All Broken Hill articles

League back with a bang

Tuesday, 14th May, 2013

The Outback Rugby League season started in the district last weekend and was deemed a success by its president, Dave Gallagher.
“I think the popularity is rising, it showed through a fairly good crowd at every location,” Mr Gallagher said.
The Geebungs went up against the Saints only to draw 24 points each.
Kerry King, Jeffrey Webster, Rickie Whyman and Clint Squire each scored a try for the Geebungs. Willy Webster scored three goals and Robert Young scored one goal.
For the Saints, Mitch McKenny and Matt Kiddle had two tries a piece.
Matt Kiddle then followed up with another two goals with Ash Tucker also scoring two goals.
The Menindee Wedge-Tail Eagles proved too good for the Parntu Warriors winning 56 to 28.
Menindee tries went to Daryl Morris (2), Colin Clark (2), Clint Ferguson, Jason Johnson, Shaun Kemp, Lawrence Philp, Ricky Waters and Cameron Philp.
Curtis Smith went above and beyond with seven goals and one goal went to Daryl Morris.
Colin Whyman, Moe Hokai, Brady Hall, Darren Whyman and Barry Hunter scored tries for the Parntu Warriors and Colin Whyman scored four goals.
The last game was the Wilcannia Boomerangs against the Menindee Yabbies. Wilcannia Boomerangs came away with the win, scoring 54 to 18.
“I think it is excellent, every part of the Broken Hill region, including Menindee and Wilcannia offered a game of rugby,” Mr Gallagher said.
“It goes back to the days when they had it regularly.”
Mr Gallagher said he was impressed by the number of players.
“There were enough to field six sides, it was also good for the juniors,” he said.
“We could tell the crowd enjoyed the greatest game of all.”
Mr Gallagher said he hoped the support would continue into the season.

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Recruiters eye Giants

Tuesday, 14th May, 2013

The Slater and Gordon Under 15 GWS Academy team. The Slater and Gordon Under 15 GWS Academy team.

By Darrin Manuel

Broken Hill’s best under 15 footballers have had a glimpse at top level football during trial games against SANFL club Central Districts.
The Slater and Gordon Under 15 GWS Academy team took on the Bulldogs’ juniors in two games recently, and learned a great deal despite not registering a win.
GWS Academy coach, Dale Tonkin, said his team had shown great improvement between the two outings.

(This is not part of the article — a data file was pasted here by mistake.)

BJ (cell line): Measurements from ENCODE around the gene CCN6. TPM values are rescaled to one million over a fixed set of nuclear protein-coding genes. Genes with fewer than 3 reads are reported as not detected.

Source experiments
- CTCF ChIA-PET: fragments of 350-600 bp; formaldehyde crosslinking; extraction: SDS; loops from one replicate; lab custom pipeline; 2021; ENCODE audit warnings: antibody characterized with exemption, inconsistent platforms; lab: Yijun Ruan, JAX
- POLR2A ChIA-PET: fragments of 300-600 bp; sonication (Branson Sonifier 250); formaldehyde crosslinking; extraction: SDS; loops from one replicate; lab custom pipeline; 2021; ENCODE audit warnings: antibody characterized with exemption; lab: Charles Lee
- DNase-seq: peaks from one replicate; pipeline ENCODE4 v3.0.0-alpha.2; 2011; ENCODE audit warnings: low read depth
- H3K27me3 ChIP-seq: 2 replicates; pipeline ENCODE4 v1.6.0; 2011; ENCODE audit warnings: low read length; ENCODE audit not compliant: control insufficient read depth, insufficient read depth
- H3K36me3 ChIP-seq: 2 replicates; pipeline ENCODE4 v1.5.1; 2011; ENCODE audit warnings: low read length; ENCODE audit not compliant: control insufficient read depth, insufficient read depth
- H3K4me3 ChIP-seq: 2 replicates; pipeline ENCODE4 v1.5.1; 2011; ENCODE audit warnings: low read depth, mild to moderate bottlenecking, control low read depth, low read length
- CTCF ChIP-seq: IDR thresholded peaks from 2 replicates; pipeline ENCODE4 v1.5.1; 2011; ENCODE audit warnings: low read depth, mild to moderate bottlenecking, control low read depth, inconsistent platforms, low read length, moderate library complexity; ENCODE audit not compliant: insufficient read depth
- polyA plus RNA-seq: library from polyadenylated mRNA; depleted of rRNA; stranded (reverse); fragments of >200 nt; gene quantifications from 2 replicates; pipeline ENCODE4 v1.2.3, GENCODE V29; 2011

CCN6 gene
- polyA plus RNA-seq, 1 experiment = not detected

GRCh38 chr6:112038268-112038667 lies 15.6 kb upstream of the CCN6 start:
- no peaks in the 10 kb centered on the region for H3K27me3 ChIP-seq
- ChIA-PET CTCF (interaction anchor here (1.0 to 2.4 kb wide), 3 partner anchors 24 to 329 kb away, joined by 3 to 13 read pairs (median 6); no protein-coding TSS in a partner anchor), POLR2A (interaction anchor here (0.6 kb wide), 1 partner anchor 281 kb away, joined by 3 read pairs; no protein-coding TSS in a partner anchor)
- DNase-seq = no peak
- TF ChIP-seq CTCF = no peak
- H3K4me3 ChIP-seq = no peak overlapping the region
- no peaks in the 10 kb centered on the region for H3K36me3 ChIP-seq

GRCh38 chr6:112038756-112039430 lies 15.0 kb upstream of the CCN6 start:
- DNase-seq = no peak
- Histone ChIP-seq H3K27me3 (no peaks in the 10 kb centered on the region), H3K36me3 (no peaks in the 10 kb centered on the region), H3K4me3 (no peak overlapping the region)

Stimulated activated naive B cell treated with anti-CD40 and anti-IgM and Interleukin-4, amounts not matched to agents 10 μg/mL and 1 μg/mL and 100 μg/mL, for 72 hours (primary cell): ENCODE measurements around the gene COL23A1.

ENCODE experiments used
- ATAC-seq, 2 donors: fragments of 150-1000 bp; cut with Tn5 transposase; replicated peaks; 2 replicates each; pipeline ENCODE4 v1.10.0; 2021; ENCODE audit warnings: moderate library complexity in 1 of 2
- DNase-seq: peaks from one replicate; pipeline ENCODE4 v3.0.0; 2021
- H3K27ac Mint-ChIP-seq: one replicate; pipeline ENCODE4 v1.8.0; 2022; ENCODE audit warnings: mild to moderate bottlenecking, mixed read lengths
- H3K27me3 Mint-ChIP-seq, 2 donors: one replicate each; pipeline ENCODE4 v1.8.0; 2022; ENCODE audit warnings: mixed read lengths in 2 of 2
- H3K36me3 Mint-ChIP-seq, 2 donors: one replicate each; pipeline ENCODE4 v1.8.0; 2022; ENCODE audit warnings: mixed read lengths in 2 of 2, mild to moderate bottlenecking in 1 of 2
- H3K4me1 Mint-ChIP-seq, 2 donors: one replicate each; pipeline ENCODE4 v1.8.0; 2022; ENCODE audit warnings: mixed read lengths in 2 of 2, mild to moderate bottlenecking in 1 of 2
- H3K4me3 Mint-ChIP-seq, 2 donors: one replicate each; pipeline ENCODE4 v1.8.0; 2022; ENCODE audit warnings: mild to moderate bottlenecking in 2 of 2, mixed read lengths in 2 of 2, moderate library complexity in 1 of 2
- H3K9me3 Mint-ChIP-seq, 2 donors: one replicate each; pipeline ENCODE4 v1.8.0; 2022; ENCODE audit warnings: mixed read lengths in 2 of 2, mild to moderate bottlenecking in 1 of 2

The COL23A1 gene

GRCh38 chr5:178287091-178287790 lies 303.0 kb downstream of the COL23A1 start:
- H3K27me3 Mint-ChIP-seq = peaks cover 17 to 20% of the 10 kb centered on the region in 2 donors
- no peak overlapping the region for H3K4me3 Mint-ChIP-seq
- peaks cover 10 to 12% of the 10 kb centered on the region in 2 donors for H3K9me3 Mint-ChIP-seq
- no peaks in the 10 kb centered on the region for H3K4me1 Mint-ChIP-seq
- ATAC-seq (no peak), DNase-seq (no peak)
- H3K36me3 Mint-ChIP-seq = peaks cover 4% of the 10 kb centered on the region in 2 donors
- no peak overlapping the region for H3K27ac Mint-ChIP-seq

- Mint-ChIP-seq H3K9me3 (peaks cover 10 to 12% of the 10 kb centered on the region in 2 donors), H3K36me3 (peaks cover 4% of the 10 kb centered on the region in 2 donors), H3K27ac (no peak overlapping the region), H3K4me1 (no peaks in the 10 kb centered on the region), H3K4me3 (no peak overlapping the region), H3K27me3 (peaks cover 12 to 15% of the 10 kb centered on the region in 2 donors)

“In the first game we showcased our talent, but our work rate and effort wasn’t quite up to standard,” he said.
“We came back, we regrouped and had feedback as a team and as individuals, and this time we were super competitive.
“Most of the players got to the level required based on work ethic, and we played some really good football.”
Tonkin said by the second game many of the players had started to grasp the fundamentals required for play in higher calibre leagues.
“A lot of the kids started to understand the tools and skill-set you need to compete when you don’t have the football.
“I anticipate that most of the kids learned from the experience and it was good to see them extend themselves and understand what’s required at this higher level.
“Things like running both ways, forwards rolling up the ground, defenders becoming attacking players and midfielders working hard on spreading from the contest.
“From that game I’m sure we’ll see quite a few of our kids competing at the Combined High Schools Carnival in a few weeks, and hopefully Broken Hill will have multiple State representatives.”
The local players also fell under the eye of GWS recruiter Neville Stibbard, who travelled from Sydney to watch the games.
“I came down from Sydney to have a look, most of the boys I knew and they are developing pretty well,” he said.
“The pathway for them now is to play in these type of carnivals to come under notice ahead of the draft in three years’ time.
“It gives them very good exposure to AFL recruiters and... there’s five or six players there that we will certainly monitor really closely.”
Mr Tonkin said he wished to thank the Picton Oval Committee, Central Districts, Heath Caldwell (assistant coach), Jarrad Ruddock (runner) and all the players’ parents for making the trip possible.

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Vandal attack ‘atrocious’

Tuesday, 14th May, 2013

Graffiti aimed at the Mayor. Graffiti aimed at the Mayor.

By Erica Visser

Information bays on the outskirts of the city were graffitied overnight Sunday with spray-painted obscenities aimed at City Council.
The signs on the Adelaide, Mildura and Sydney roads were all covered in white spray paint and in one case, a nearby bin also copped it.
Council employees removed what they could yesterday, however the signs would require repainting.
The estimated cost of the damage was $5000, which Council would be forced to fork out.
Broken Hill Mayor Wincen Cuy said that anti-social behaviour in relation to Council had “reared its ugly head” over the past week.
“I just think it’s atrocious, people can have opinions and dislike people but to deface something like our tourism welcome signs is absolutely atrocious,” Mayor Cuy said.
“People are protesting probably a wastage of money and all those types of issues so it’s absolutely ludicrous that they do these things which cost thousands of dollars to repair.